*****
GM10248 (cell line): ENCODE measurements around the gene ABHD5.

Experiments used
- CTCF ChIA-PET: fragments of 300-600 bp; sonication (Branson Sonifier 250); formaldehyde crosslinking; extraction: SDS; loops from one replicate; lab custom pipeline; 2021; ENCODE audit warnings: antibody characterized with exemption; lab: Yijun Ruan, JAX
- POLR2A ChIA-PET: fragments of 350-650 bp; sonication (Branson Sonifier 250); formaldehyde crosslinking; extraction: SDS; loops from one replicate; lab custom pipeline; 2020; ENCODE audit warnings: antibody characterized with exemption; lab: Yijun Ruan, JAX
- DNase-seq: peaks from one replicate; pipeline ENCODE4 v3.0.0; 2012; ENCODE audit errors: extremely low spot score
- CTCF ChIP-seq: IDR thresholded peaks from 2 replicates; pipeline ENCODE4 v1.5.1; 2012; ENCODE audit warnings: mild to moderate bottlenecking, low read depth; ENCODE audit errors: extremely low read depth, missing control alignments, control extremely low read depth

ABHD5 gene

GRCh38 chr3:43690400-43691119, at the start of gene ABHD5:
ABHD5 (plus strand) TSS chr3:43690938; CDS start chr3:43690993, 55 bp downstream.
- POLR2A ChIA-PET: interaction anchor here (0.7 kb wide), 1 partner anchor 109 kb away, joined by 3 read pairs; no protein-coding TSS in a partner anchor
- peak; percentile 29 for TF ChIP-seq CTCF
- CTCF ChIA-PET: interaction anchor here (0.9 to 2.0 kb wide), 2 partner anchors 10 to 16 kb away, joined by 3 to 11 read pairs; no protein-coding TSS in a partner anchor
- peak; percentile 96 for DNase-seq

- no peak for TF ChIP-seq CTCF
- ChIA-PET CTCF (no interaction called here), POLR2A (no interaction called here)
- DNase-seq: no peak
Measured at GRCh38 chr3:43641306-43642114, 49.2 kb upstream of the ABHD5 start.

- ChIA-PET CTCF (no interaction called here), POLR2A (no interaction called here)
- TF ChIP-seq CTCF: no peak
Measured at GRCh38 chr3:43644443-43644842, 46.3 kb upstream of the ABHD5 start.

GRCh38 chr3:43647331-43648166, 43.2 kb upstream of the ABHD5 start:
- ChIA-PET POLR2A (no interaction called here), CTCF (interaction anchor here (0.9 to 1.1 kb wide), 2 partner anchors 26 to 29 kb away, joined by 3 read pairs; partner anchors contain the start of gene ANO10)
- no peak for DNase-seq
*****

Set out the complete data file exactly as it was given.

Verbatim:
GM10248 (cell line): ENCODE measurements around the gene ABHD5.

Experiments used
- CTCF ChIA-PET: fragments of 300-600 bp; sonication (Branson Sonifier 250); formaldehyde crosslinking; extraction: SDS; loops from one replicate; lab custom pipeline; 2021; ENCODE audit warnings: antibody characterized with exemption; lab: Yijun Ruan, JAX
- POLR2A ChIA-PET: fragments of 350-650 bp; sonication (Branson Sonifier 250); formaldehyde crosslinking; extraction: SDS; loops from one replicate; lab custom pipeline; 2020; ENCODE audit warnings: antibody characterized with exemption; lab: Yijun Ruan, JAX
- DNase-seq: peaks from one replicate; pipeline ENCODE4 v3.0.0; 2012; ENCODE audit errors: extremely low spot score
- CTCF ChIP-seq: IDR thresholded peaks from 2 replicates; pipeline ENCODE4 v1.5.1; 2012; ENCODE audit warnings: mild to moderate bottlenecking, low read depth; ENCODE audit errors: extremely low read depth, missing control alignments, control extremely low read depth

ABHD5 gene

GRCh38 chr3:43690400-43691119, at the start of gene ABHD5:
ABHD5 (plus strand) TSS chr3:43690938; CDS start chr3:43690993, 55 bp downstream.
- POLR2A ChIA-PET: interaction anchor here (0.7 kb wide), 1 partner anchor 109 kb away, joined by 3 read pairs; no protein-coding TSS in a partner anchor
- peak; percentile 29 for TF ChIP-seq CTCF
- CTCF ChIA-PET: interaction anchor here (0.9 to 2.0 kb wide), 2 partner anchors 10 to 16 kb away, joined by 3 to 11 read pairs; no protein-coding TSS in a partner anchor
- peak; percentile 96 for DNase-seq

- no peak for TF ChIP-seq CTCF
- ChIA-PET CTCF (no interaction called here), POLR2A (no interaction called here)
- DNase-seq: no peak
Measured at GRCh38 chr3:43641306-43642114, 49.2 kb upstream of the ABHD5 start.

- ChIA-PET CTCF (no interaction called here), POLR2A (no interaction called here)
- TF ChIP-seq CTCF: no peak
Measured at GRCh38 chr3:43644443-43644842, 46.3 kb upstream of the ABHD5 start.

GRCh38 chr3:43647331-43648166, 43.2 kb upstream of the ABHD5 start:
- ChIA-PET POLR2A (no interaction called here), CTCF (interaction anchor here (0.9 to 1.1 kb wide), 2 partner anchors 26 to 29 kb away, joined by 3 read pairs; partner anchors contain the start of gene ANO10)
- no peak for DNase-seq